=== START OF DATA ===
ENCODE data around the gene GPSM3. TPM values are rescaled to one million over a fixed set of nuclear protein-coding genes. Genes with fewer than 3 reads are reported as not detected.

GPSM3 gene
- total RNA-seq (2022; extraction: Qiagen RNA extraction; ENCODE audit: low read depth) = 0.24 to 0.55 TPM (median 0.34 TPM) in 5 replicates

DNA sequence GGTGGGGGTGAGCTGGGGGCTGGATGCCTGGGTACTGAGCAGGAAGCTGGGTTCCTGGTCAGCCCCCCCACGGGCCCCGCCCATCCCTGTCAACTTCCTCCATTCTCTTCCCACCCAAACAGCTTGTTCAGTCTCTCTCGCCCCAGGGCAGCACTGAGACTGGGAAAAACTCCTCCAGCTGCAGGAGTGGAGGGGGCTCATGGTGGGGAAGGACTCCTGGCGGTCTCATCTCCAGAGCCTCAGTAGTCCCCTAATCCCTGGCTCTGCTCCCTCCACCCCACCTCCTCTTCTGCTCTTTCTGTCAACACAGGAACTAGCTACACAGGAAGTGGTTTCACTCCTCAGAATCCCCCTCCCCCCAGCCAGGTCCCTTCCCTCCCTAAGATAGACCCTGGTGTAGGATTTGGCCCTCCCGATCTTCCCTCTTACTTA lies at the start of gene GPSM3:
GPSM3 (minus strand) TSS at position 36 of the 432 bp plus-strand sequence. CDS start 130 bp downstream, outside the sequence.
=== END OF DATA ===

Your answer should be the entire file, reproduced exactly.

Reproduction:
ENCODE data around the gene GPSM3. TPM values are rescaled to one million over a fixed set of nuclear protein-coding genes. Genes with fewer than 3 reads are reported as not detected.

GPSM3 gene
- total RNA-seq (2022; extraction: Qiagen RNA extraction; ENCODE audit: low read depth) = 0.24 to 0.55 TPM (median 0.34 TPM) in 5 replicates

DNA sequence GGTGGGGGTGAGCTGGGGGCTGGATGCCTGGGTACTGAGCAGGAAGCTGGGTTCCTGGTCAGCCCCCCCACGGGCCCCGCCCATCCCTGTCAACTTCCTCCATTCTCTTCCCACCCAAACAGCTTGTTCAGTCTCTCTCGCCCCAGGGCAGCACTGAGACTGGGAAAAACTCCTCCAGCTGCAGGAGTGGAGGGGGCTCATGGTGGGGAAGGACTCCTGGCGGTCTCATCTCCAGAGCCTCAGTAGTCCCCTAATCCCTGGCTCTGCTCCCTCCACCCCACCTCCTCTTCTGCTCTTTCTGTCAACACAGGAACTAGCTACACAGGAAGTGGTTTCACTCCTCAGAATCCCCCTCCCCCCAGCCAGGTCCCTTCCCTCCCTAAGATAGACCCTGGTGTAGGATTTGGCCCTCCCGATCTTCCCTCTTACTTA lies at the start of gene GPSM3:
GPSM3 (minus strand) TSS at position 36 of the 432 bp plus-strand sequence. CDS start 130 bp downstream, outside the sequence.